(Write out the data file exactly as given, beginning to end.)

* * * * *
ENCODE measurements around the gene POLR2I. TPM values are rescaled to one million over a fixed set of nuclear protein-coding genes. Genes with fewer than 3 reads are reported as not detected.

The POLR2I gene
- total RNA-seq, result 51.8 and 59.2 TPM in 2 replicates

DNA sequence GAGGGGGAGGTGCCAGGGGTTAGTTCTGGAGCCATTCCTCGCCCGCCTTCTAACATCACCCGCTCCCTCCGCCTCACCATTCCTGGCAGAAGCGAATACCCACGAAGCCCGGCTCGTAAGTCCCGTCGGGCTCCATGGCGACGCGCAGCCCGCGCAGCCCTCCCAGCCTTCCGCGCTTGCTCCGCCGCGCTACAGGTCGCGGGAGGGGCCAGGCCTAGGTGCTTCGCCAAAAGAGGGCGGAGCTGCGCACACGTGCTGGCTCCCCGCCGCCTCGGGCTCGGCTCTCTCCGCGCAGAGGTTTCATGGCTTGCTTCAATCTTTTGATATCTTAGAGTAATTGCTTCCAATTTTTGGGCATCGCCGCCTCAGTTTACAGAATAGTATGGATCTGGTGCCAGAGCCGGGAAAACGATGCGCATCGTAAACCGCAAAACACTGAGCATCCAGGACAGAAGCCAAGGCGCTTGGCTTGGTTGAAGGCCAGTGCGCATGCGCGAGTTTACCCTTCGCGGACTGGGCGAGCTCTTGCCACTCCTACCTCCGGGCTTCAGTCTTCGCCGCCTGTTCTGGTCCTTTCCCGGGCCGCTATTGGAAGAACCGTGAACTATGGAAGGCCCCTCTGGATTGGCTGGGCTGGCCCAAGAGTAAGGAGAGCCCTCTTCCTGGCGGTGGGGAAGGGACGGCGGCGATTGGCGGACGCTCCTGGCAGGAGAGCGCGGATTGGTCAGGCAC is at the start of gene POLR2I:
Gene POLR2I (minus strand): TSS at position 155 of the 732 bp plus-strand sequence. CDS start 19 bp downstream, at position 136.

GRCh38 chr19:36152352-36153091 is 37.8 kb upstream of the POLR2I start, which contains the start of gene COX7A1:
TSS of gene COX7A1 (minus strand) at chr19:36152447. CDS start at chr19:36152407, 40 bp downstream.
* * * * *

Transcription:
ENCODE measurements around the gene POLR2I. TPM values are rescaled to one million over a fixed set of nuclear protein-coding genes. Genes with fewer than 3 reads are reported as not detected.

The POLR2I gene
- total RNA-seq, result 51.8 and 59.2 TPM in 2 replicates

DNA sequence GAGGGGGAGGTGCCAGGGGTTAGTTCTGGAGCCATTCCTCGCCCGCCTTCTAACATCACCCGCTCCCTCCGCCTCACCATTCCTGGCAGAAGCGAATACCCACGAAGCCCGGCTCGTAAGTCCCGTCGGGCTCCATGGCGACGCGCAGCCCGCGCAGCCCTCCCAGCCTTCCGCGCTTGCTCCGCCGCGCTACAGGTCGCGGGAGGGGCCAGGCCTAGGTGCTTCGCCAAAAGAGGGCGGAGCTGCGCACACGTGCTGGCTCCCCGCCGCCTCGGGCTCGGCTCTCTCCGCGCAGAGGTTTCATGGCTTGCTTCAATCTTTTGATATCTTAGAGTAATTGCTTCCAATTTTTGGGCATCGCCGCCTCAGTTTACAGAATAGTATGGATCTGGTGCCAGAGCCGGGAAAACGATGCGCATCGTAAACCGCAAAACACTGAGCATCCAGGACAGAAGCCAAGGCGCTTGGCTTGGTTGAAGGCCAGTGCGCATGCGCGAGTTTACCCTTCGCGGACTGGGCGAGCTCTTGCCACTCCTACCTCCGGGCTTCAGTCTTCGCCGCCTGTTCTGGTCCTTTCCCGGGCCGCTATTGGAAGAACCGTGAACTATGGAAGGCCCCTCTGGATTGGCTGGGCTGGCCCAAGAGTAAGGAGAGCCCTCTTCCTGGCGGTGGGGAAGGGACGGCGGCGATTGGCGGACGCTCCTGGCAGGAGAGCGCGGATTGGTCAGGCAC is at the start of gene POLR2I:
Gene POLR2I (minus strand): TSS at position 155 of the 732 bp plus-strand sequence. CDS start 19 bp downstream, at position 136.

GRCh38 chr19:36152352-36153091 is 37.8 kb upstream of the POLR2I start, which contains the start of gene COX7A1:
TSS of gene COX7A1 (minus strand) at chr19:36152447. CDS start at chr19:36152407, 40 bp downstream.